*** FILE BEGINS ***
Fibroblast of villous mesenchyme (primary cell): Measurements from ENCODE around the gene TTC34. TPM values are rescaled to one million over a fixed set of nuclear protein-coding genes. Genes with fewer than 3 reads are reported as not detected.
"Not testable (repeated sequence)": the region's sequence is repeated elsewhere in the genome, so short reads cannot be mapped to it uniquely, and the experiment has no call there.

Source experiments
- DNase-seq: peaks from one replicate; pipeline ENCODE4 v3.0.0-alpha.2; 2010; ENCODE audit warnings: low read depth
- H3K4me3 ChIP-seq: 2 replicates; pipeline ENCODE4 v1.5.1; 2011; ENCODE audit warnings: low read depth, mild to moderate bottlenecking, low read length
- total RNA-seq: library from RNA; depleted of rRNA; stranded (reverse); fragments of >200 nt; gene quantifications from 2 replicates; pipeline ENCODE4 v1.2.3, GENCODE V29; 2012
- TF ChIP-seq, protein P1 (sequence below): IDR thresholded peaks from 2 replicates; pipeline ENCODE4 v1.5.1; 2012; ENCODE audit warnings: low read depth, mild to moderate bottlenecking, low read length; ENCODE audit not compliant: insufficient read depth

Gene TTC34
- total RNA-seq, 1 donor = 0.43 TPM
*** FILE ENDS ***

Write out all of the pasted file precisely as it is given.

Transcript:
Fibroblast of villous mesenchyme (primary cell): Measurements from ENCODE around the gene TTC34. TPM values are rescaled to one million over a fixed set of nuclear protein-coding genes. Genes with fewer than 3 reads are reported as not detected.
"Not testable (repeated sequence)": the region's sequence is repeated elsewhere in the genome, so short reads cannot be mapped to it uniquely, and the experiment has no call there.

Source experiments
- DNase-seq: peaks from one replicate; pipeline ENCODE4 v3.0.0-alpha.2; 2010; ENCODE audit warnings: low read depth
- H3K4me3 ChIP-seq: 2 replicates; pipeline ENCODE4 v1.5.1; 2011; ENCODE audit warnings: low read depth, mild to moderate bottlenecking, low read length
- total RNA-seq: library from RNA; depleted of rRNA; stranded (reverse); fragments of >200 nt; gene quantifications from 2 replicates; pipeline ENCODE4 v1.2.3, GENCODE V29; 2012
- TF ChIP-seq, protein P1 (sequence below): IDR thresholded peaks from 2 replicates; pipeline ENCODE4 v1.5.1; 2012; ENCODE audit warnings: low read depth, mild to moderate bottlenecking, low read length; ENCODE audit not compliant: insufficient read depth

Gene TTC34
- total RNA-seq, 1 donor = 0.43 TPM